`Someone mistress does not expect,' I replied. `That Heathcliff--you recollect him, sir,--who used to live at Mr Earnshaw's.'

`What! the gipsy--the ploughboy?' he cried. `Why did you not say so to Catherine?'

`Hush! you must not call him by those names, master,' I said. `She'd be sadly grieved to hear you. She was nearly heartbroken when he ran off. I guess his return will make a jubilee to her.'

Mr Linton walked to a window on the other side of the room that overlooked the court. He unfastened it and leant out. I suppose they were below, for he exclaimed quickly--`Don't stand there, love! Bring the person in, if it be anyone particular.' Ere long I heard the click of the latch, and Catherine flew upstairs, breathless and wild; too excited to show gladness: indeed, by her face, you would rather have surmised an awful calamity.

`Oh, Edgar, Edgar!' she panted, flinging her arms round his neck. `Oh Edgar, darling! Heathcliff's come back-he is!' And she tightened her embrace to a squeeze.

`Well, well,' cried her husband crossly, `don't strangle me for that! He never struck me as such a marvellous treasure. There is no need to be frantic!'

`I know you didn't like him,' she answered, repressing a little the intensity of her delight. `Yet, for my sake, you must be friends now. Shall I tell him to come up?'

`Here?' he said, `into the parlour?'

`Where else?' she asked.

He looked vexed, and suggested the kitchen as a more suitable place for him. Mrs Linton eyed him with a droll expression--half angry, half laughing at his fastidiousness.

`No,' she added after a while; `I cannot sit in the kitchen. Set two tables here, Ellen: one for your master and Miss Isabella, being gentry; the other for Heathcliff and myself, being of the lower orders. Will that please you, dear? Or must I have a fire lighted elsewhere? If so, give directions. I'll run down and secure my guest. I'm afraid the joy is too great to be real!'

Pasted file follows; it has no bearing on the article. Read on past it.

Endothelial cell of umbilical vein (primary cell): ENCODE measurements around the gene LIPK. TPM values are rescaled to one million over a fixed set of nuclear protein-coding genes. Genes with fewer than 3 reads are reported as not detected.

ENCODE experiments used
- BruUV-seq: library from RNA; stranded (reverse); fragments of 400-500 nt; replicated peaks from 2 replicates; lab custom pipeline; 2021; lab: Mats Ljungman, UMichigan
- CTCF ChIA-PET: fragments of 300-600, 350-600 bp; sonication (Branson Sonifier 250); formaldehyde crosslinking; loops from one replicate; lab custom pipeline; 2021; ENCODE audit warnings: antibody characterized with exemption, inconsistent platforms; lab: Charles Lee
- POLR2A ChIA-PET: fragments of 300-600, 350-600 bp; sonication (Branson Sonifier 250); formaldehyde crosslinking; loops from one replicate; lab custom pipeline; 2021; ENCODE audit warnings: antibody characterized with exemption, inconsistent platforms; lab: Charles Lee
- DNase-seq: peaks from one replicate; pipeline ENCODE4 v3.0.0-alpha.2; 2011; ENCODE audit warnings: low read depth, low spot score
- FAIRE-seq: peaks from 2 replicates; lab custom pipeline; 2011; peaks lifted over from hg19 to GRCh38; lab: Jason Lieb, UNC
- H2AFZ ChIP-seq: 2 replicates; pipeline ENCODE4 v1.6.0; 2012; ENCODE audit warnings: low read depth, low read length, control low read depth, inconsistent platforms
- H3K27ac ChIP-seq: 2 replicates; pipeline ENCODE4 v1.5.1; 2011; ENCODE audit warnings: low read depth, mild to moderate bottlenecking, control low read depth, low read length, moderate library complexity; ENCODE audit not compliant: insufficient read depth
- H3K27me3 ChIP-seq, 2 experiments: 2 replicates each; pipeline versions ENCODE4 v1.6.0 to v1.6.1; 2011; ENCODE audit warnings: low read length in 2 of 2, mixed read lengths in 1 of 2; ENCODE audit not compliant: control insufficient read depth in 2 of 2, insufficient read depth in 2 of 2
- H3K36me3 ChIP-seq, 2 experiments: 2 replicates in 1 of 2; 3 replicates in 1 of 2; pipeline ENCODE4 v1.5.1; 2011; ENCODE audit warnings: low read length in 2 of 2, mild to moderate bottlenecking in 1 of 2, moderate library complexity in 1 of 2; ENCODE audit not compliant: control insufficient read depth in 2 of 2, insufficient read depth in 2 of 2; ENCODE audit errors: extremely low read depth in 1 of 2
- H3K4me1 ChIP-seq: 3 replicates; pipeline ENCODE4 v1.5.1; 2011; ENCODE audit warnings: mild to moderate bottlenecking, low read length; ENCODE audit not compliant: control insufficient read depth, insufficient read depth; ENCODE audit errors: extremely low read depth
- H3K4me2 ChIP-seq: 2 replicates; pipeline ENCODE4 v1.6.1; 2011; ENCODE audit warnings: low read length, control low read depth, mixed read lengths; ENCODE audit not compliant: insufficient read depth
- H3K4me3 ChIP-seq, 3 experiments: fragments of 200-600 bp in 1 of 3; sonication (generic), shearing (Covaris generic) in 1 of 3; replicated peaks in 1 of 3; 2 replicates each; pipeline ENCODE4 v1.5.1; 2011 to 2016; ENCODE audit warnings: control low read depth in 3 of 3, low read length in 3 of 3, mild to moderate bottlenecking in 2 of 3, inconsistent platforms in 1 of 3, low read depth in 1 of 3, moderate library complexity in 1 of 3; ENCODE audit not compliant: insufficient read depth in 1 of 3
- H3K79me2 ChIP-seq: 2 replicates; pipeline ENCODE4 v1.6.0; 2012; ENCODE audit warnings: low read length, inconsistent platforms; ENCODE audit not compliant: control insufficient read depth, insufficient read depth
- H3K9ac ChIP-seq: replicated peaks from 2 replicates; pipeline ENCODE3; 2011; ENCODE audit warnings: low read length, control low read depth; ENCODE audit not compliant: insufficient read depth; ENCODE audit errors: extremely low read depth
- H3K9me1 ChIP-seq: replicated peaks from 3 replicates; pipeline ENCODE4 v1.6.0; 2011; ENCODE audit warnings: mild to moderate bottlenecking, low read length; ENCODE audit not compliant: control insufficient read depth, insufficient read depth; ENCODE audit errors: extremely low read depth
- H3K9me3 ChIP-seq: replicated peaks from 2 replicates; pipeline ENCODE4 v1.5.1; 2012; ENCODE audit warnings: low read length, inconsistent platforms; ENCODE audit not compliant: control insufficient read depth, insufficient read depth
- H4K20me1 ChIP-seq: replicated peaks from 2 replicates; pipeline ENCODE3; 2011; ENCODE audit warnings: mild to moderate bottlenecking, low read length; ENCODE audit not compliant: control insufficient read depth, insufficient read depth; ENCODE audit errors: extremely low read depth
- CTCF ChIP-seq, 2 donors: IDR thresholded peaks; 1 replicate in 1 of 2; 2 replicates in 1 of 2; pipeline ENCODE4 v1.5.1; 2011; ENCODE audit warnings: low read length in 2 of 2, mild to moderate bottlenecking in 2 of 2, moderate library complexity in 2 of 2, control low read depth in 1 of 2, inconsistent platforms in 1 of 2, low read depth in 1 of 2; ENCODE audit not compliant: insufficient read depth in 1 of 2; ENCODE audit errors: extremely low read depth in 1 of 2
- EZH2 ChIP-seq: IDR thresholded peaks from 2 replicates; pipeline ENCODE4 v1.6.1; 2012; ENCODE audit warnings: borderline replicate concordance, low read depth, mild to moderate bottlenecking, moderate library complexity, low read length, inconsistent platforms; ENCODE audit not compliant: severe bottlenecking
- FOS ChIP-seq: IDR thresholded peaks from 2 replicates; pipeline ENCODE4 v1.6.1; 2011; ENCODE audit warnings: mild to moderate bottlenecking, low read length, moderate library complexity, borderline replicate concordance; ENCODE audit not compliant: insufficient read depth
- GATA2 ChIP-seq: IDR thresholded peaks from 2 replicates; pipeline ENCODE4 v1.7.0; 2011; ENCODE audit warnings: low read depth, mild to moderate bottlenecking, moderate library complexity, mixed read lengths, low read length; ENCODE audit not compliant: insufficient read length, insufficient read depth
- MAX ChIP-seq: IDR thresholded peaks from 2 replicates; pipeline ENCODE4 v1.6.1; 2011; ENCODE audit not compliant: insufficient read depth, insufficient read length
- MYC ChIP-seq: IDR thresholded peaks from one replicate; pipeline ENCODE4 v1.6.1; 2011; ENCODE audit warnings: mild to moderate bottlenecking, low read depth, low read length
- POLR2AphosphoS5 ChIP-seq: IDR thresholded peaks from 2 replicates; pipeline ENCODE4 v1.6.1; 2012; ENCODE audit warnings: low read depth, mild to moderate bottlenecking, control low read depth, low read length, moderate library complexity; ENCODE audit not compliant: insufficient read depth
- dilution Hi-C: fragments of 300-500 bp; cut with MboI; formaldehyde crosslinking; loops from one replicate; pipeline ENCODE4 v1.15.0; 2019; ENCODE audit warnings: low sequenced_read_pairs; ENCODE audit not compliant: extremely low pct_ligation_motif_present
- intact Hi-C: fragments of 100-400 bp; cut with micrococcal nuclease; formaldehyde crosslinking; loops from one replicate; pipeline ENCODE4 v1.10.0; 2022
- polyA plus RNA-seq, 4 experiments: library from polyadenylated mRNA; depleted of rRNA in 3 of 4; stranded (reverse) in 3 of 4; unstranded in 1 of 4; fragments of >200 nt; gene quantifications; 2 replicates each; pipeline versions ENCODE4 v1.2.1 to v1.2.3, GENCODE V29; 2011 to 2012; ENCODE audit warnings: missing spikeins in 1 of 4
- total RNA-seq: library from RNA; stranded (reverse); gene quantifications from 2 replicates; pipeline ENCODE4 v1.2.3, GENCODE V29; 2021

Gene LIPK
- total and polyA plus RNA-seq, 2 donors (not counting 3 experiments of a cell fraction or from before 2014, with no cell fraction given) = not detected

She was about to dart off again; but Edgar arrested her.

`You bid him step up,' he said, addressing me! `and, Catherine, try to be glad, without being absurd! the whole household need not witness the sight of your welcoming a runaway servant as a brother.'

I descended and found Heathcliff waiting under the porch, evidently anticipating an invitation to enter. He followed my guidance without waste of words, and I ushered him into the presence of the master and mistress, whose flushed cheeks betrayed signs of warm talking. But the lady's glowed with another feeling when her friend appeared at the door: she sprang forward, took both his hands, and led him to Linton; and then she seized Linton's reluctant fingers and crushed them into his. Now fully revealed by the fire and candlelight, I was amazed, more than ever, to behold the transformation of Heathcliff. He had grown a tall, athletic, well-formed man; beside whom, my master seemed quite slender and youth- like. His upright carriage suggested the idea of his having been in the army. His countenance was much older in expression and decision of feature than Mr Linton's; it looked intelligent, and retained no marks of former degradation. A half-civilized ferocity lurked yet in the depressed brows and eyes full of black fire, but it was subdued; and his manner was even dignified: quite divested of roughness, though too stern for grace. My master's surprise equalled or exceeded mine: he remained for a minute at a loss how to address the ploughboy, as he had called him. Heathcliff dropped his slight hand, and stood looking at him coolly till he chose to speak.

  By PanEris using Melati.

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